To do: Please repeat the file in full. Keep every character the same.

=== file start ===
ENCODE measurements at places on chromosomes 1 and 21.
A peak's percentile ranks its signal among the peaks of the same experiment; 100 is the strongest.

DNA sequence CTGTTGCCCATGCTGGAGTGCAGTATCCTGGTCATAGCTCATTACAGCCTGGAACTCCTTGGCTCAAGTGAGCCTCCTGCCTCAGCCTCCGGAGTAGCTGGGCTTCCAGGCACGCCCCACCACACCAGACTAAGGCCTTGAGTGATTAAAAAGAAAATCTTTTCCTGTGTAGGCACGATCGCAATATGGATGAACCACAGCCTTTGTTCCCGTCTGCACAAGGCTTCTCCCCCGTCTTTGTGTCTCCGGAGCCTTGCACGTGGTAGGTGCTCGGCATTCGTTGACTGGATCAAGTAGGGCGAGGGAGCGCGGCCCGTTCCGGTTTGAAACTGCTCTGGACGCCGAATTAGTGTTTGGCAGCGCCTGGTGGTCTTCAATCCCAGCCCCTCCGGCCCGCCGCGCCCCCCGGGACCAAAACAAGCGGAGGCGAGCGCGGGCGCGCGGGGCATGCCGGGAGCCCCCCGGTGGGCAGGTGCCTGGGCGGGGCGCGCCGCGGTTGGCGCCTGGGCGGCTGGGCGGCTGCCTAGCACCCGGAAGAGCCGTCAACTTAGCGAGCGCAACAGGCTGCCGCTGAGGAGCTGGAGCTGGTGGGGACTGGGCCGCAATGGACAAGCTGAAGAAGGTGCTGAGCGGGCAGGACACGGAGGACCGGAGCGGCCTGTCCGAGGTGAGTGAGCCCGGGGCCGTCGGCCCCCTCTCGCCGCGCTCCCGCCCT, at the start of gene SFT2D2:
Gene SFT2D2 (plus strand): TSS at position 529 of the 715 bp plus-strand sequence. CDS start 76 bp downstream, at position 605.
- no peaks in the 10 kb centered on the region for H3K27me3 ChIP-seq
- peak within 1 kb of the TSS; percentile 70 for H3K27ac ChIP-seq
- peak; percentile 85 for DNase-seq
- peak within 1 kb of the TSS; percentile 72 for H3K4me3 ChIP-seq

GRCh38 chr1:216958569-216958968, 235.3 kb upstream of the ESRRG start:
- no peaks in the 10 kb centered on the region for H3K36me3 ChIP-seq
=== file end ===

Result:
ENCODE measurements at places on chromosomes 1 and 21.
A peak's percentile ranks its signal among the peaks of the same experiment; 100 is the strongest.

DNA sequence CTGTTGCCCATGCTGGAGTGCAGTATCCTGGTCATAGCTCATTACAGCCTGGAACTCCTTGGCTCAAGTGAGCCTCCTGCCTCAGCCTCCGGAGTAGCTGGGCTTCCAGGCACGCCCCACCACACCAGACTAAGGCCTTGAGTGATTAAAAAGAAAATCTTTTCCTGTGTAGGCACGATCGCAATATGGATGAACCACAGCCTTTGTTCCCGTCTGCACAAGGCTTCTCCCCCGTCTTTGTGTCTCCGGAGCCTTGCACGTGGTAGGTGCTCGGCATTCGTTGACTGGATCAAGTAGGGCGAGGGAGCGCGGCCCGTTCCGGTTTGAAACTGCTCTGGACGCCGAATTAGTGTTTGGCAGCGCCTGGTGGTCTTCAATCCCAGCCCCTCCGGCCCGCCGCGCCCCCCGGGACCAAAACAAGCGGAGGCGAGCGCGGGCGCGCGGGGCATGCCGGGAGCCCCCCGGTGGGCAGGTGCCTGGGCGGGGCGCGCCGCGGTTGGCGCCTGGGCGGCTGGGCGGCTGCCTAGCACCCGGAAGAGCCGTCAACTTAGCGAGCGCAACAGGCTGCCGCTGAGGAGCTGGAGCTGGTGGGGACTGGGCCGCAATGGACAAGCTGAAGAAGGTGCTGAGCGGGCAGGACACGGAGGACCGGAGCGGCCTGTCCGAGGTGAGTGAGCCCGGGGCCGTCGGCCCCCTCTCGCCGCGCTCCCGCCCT, at the start of gene SFT2D2:
Gene SFT2D2 (plus strand): TSS at position 529 of the 715 bp plus-strand sequence. CDS start 76 bp downstream, at position 605.
- no peaks in the 10 kb centered on the region for H3K27me3 ChIP-seq
- peak within 1 kb of the TSS; percentile 70 for H3K27ac ChIP-seq
- peak; percentile 85 for DNase-seq
- peak within 1 kb of the TSS; percentile 72 for H3K4me3 ChIP-seq

GRCh38 chr1:216958569-216958968, 235.3 kb upstream of the ESRRG start:
- no peaks in the 10 kb centered on the region for H3K36me3 ChIP-seq